• Click on the “+” and “-”arrows on the upper right-hand side of the canvas to zoom in and out of your scene. 
Directional arrows (shift scene position) and zoom controls
  • Use the directional arrows on the upper right-hand side of the canvas to shift the entire scene (both the dummy and its surroundings) up, down, left or right.
  • Once you’ve achieved the desired perspective, you can start working on the posture itself. The dummy has 16 articulated joints that you can manipulate in 3D space. Simply click on any one of these joints to select, and then use the tri-axis controller that pops up to move the joint in 3D space.
Click on joints to bring up super duper tri-axis controller
  • The abdomen works slightly different than the rest of the joints on the body. By clicking on the abdomen and then using the tri-axis controller you will be able to move the entire dummy "in one piece". This can be useful, for example, if you wish to create a lying down posture.
Use the abdomen controller to move the entire dummy in one piece.

This part will probably require some getting used to at first, but after a couple of tries you’ll get the hang of it.

3D space visualization does not necessarily come naturally to everyone, but after a bit of practice you’ll be able to configure the dummy in any position you want.

4) Save your posture

Ready? Once you’ve configured the dummy in the position that you want it, go ahead and save your posture. You will be required to fill in a name and a description for your posture, classify it in the most appropriate category and fill in a couple of tags to make it easier for others to find your posture on POSEFY.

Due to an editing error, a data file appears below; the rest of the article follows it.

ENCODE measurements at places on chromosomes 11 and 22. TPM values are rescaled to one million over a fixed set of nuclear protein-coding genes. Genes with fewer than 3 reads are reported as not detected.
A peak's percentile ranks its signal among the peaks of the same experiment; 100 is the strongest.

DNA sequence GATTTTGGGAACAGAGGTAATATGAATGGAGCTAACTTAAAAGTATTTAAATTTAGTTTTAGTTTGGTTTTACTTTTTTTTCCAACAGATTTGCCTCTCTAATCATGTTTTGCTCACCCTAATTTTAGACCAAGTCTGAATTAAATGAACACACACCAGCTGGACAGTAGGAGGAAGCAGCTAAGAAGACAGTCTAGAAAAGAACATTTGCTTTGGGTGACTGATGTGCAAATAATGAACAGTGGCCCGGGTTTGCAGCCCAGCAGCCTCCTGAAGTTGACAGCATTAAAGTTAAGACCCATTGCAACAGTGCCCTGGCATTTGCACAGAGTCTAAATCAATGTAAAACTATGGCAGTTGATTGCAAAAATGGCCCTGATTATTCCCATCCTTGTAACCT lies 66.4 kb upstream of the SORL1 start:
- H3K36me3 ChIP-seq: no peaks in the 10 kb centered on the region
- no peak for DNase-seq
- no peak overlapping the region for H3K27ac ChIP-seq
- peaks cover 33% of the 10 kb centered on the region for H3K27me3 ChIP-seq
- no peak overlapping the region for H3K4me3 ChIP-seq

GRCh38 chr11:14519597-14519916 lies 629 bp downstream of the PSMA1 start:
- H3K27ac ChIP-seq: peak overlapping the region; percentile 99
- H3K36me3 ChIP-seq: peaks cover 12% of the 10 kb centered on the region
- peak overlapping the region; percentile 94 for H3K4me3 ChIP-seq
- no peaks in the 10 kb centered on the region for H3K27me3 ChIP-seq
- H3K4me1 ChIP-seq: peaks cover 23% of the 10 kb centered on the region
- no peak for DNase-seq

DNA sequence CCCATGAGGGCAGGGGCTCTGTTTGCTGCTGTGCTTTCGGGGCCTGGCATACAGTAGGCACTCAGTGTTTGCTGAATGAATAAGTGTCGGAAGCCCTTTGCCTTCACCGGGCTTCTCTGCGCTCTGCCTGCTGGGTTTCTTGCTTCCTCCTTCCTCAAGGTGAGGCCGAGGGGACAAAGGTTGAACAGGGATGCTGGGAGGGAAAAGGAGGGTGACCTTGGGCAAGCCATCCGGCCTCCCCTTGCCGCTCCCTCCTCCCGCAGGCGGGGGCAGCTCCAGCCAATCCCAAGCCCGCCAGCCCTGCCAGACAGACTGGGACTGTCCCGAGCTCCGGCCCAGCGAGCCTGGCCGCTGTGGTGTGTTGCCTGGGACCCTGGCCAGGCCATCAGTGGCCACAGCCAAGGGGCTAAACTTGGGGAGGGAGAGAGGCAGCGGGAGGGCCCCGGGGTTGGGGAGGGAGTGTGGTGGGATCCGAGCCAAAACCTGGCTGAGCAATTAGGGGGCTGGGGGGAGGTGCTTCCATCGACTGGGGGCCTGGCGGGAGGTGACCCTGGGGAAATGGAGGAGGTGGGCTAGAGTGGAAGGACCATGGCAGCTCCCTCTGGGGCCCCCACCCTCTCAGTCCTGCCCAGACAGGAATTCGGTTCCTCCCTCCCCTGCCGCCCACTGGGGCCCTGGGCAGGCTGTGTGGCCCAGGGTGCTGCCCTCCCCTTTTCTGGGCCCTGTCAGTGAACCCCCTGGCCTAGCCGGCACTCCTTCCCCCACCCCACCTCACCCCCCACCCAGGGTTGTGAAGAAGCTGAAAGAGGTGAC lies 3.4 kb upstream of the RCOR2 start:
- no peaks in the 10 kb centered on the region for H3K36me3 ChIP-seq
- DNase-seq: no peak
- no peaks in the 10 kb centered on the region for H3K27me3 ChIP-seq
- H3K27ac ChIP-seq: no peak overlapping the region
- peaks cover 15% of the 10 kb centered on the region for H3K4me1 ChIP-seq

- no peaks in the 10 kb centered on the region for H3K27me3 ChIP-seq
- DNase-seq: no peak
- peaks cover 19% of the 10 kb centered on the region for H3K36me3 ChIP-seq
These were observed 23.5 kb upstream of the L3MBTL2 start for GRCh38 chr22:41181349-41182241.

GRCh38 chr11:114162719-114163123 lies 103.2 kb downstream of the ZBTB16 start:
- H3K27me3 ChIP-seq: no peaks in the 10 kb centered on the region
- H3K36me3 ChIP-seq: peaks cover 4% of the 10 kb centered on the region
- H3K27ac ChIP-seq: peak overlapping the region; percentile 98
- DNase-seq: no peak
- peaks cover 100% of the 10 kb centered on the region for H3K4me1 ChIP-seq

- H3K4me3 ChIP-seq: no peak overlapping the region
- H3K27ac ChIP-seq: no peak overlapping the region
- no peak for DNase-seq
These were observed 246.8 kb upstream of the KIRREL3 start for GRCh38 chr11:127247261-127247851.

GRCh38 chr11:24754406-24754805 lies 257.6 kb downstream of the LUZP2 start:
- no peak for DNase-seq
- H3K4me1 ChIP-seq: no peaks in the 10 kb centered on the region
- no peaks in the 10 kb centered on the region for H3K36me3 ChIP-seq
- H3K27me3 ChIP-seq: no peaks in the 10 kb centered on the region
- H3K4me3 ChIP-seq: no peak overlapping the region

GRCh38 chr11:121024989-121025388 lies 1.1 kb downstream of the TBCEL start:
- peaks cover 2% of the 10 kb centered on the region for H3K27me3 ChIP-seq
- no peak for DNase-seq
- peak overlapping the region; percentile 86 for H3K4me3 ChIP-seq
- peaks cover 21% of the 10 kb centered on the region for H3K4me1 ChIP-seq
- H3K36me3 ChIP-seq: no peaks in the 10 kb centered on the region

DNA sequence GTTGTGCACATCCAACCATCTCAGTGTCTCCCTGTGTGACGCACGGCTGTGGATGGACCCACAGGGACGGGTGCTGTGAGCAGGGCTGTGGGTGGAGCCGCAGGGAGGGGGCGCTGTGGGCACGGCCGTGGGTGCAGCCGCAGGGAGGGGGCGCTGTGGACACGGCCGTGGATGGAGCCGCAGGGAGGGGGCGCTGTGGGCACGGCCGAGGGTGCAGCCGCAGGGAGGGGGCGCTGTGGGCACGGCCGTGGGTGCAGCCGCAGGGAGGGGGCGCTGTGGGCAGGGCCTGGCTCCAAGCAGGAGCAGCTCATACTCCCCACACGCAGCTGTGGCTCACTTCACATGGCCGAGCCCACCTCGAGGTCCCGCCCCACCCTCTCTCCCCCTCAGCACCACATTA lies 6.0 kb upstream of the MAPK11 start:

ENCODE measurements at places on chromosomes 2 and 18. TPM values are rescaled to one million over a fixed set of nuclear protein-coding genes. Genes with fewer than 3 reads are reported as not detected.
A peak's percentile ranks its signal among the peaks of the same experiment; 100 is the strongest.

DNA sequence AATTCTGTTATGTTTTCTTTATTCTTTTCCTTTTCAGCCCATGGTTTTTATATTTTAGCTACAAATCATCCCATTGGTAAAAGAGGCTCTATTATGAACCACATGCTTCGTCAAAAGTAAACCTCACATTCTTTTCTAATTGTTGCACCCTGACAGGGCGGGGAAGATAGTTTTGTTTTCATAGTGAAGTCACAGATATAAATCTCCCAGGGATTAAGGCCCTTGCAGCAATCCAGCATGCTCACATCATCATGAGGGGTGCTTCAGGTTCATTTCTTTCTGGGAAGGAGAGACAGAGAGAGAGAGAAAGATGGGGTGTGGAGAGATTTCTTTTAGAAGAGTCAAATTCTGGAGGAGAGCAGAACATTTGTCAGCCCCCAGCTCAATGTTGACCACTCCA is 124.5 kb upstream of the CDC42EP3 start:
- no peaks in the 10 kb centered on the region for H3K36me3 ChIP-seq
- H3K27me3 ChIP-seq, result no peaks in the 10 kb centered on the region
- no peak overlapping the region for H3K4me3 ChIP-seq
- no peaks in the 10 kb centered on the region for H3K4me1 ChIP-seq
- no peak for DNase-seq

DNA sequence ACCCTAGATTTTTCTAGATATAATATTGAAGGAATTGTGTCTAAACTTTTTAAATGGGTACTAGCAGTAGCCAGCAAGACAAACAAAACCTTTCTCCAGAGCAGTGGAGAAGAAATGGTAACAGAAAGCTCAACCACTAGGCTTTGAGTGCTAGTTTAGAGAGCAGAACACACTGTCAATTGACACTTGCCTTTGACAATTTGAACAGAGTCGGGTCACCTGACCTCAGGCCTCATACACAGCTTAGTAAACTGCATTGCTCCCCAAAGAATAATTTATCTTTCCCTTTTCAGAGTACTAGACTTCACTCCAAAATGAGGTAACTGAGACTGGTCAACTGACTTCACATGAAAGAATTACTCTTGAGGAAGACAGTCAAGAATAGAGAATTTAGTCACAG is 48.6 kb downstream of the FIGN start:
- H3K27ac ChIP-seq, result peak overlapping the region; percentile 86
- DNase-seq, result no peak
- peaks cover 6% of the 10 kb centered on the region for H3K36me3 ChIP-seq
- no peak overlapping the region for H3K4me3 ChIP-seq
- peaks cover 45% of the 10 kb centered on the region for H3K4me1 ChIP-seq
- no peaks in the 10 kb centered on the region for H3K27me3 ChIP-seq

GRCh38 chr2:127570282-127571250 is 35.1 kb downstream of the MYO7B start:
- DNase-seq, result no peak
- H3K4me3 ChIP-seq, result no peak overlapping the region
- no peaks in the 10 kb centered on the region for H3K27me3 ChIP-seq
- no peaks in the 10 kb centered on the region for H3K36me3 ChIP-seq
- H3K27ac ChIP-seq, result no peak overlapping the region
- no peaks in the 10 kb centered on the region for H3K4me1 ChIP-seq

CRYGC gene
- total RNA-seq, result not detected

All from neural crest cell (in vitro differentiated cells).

5) Share your posture

Once you’ve saved your posture, you will be able to view it under the “MY POSTURES”  tab which you will find across the top navigation menu.

Clicking on a posture from “MY POSTURES” will take you to the posture landing page. From there, you will be able to edit or share your posture across several of the most popular social networking sites. Currently we support Twitter, Facebook, Pinterest and Google Plus. 

Posture and Sequence Landing Page
 If you have a blog or website, we encourage you to share the posture by using the “embed code” similar to what you would do with a YouTube video.

6) Create a multi-posture animated sequence

Immediately after creating and saving a static posture, a blue movie reel icon will appear in the top-left corner of your canvas. You can also arrive here by going to “MY POSTURES”, clicking on the static posture that you want to animate to access the landing page, and then clicking on the orange “Edit” button.